Spider-Man is back, bigger and slightly better — but only slightly, and with too much emphasis on “bigger.”
There are a few well-tuned moments in Mark Webb’s “The Amazing Spider-Man 2,” from the charming, charismatic interaction of stars Andrew Garfield and Emma Stone to the occasional flash of excitement in its wide-screen action. To get to those, however, you have to wade through a two-and-a-half-hour running time that encompasses three costume-clad villains, two shadowy string-pullers, four distinct climaxes and still finds room for every single cliché of big-budget franchise screenwriting.
The genesis of this latest iteration of the Marvel Comics character on the big screen came in no small part thanks to prior series director Sam Raimi wanting more money, as well as Sony’s reluctance to lose their rights to the character back to Marvel by not moving forward with the property. This latest series effort continues down the road of choosing long-term corporate strategy over present-moment storytelling, more intent on setting up Sony’s already-announced spin-offs than it is in telling a clean, clear story.
The script, credited to Alex Kurtzman, Roberto Orci and Jeff Pinker, is much like every other previous Kurtzman-Orci script, from “Transformers” and “Star Trek” to “Transfomers 2” and “Star Trek Into Darkness”: Jammed so full of bits of business to please the boardroom that there’s almost nothing left for the audience; as screenwriters, Kurtzman and Orci always confuse activity for action and stuff for storytelling.
Tedious fidelity to the source material — almost always a fatal flaw for these comic-book films — also means that the film’s biggest “game-changing” plot element is something that happened in the Marvel Comics back in 1973: I’m not saying new viewers will see it coming, but since it’s technically been coming since when Nixon was in power, they’re hardly to blame.
Jamie Foxx plays the big bad guy: Nebbishy, needy Max Dillon, an electrical-engineering employee of series mega-company Oscorp, who falls into a tank of genetically-modified electric eels and emerges as the voltage-shooting villain Electro, incandescent blue and easily led. Dane de Haan, who can manage to be simultaneously menacing and pathetic, endearing and threatening, is Harry Osborne, old friend to Garfield’s Peter Parker and young heir to the Oscorp empire, who winds up twisted by science and hubris into the Green Goblin.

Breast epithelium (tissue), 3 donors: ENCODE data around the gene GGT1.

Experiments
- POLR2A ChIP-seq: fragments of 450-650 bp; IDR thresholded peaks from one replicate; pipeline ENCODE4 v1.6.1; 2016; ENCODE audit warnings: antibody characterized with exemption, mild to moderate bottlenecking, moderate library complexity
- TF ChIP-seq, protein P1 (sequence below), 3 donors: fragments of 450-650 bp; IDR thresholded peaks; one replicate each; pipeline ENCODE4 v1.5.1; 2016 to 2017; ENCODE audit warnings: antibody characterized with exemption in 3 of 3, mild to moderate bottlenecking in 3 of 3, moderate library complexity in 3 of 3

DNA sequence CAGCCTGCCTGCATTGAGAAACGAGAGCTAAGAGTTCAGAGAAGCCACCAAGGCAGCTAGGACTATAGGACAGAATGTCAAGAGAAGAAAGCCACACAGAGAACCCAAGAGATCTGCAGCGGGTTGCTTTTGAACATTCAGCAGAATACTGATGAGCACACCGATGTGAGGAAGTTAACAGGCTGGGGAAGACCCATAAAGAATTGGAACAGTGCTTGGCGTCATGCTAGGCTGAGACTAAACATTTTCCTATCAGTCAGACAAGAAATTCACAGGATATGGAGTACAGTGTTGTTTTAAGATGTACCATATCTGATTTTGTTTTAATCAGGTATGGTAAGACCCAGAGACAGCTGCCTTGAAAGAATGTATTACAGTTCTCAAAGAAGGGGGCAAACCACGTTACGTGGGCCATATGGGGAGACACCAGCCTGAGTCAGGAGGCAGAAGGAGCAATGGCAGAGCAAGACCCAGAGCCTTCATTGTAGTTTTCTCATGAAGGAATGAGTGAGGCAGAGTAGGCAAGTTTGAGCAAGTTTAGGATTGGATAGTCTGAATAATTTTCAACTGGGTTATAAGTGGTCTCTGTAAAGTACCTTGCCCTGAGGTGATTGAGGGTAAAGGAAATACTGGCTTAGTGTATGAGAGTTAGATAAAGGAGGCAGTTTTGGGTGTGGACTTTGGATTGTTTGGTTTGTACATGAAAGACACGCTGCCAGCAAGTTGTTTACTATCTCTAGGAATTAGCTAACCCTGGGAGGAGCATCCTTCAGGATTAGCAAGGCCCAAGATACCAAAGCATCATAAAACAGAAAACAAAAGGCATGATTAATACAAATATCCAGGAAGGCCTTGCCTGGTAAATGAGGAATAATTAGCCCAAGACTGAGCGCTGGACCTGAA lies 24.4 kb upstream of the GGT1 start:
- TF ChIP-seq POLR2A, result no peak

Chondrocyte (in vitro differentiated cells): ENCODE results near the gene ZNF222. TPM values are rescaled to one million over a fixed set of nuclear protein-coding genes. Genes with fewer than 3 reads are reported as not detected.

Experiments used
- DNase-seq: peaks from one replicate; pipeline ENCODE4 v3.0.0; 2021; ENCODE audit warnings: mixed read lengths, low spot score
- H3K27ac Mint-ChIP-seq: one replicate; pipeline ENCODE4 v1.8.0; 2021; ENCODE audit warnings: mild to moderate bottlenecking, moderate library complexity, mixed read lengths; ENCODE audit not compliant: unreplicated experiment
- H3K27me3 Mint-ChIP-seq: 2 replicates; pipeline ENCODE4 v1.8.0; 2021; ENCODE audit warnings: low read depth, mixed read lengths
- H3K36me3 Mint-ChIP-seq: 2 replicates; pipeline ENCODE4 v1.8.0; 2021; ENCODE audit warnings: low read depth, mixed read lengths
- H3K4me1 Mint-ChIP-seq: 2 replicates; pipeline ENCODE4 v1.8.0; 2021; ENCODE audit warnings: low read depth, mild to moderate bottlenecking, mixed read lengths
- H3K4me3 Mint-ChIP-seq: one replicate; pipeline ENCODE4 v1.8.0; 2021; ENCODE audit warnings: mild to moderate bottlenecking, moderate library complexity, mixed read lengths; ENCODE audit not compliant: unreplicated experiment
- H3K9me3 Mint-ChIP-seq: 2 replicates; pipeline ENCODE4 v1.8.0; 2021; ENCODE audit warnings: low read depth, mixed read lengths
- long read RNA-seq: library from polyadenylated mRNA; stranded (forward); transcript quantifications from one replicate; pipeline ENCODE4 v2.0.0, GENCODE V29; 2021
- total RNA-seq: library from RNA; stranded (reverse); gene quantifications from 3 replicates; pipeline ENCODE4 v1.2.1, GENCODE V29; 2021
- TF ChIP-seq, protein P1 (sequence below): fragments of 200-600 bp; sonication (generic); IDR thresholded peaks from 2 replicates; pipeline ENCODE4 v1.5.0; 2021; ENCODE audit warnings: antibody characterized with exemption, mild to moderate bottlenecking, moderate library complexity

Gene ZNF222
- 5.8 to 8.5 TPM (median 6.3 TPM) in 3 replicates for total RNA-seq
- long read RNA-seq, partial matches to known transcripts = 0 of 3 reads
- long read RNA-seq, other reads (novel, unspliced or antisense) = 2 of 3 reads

Foxx’s performance, swaddled in special effects as it is, is fine; it’s too bad that his character’s arc and manner is lifted wholesale from that of Jim Carrey‘s Riddler in Joel Schumacher’s “Batman Forever,” and that Electro’s best visual FX trick is also lifted entirely from Dave Gibbons and Alan Moore’s work in the seminal 1986 comic “Watchmen.”
The cinematography, by mega-pic DP Dan Mindel (“John Carter,” “Star Trek,” the upcoming “Star Wars: Episode VII”), is not quite as clean and crisp and clear as you might hope; it’s a little too quick, a little too caffeinated. The score, by Hans Zimmer and a cast of luminaries including Pharrell, Johnny Marr and Junkie XL, is more of the same as well: Bass-heavy booming that often drowns out the dialogue, straight off the rack.
Garfield and Stone are, just as in the first film, a highlight; it makes you wish the two would find almost any other project to be in, so that their funny, warm interactions wouldn’t have to be perpetually interrupted by Kurtzman and Orci’s by-now worn-out versions of world-threatening peril. Garfield is especially great as Parker and Spider-Man, even if he is a little too old to be a convincing high-school senior. Garfield also works superbly when the script, wisely, slows down to show the Spider-Man character’s traditional moments of saving civilians from mayhem and interacting with the blue-collar Big Apple, from bodega clerks to NYFD firemen, as a fellow New Yorker trying to get by.
The highlights can’t make up for the low points, however, from cliché countdowns for the action out of Bad Screenwriting 101 to the kind of sequel-setting throat-clearing designed to make comic-book movie fans quit contemplating the film they’re watching and start anticipating what’s to come. (Between the runaway rumor-industrial complex of most film sites to the obligatory post-credits scene, superhero films now do Pavlov one better, teaching fans to salivate, slack-jawed, for bells that are years from actually being rung.)
“The Amazing Spider-Man 2,” is just good enough to make you painfully aware of all the ways it’s not good at all. It’s a fine way to make money. It may not be the best way to make movies.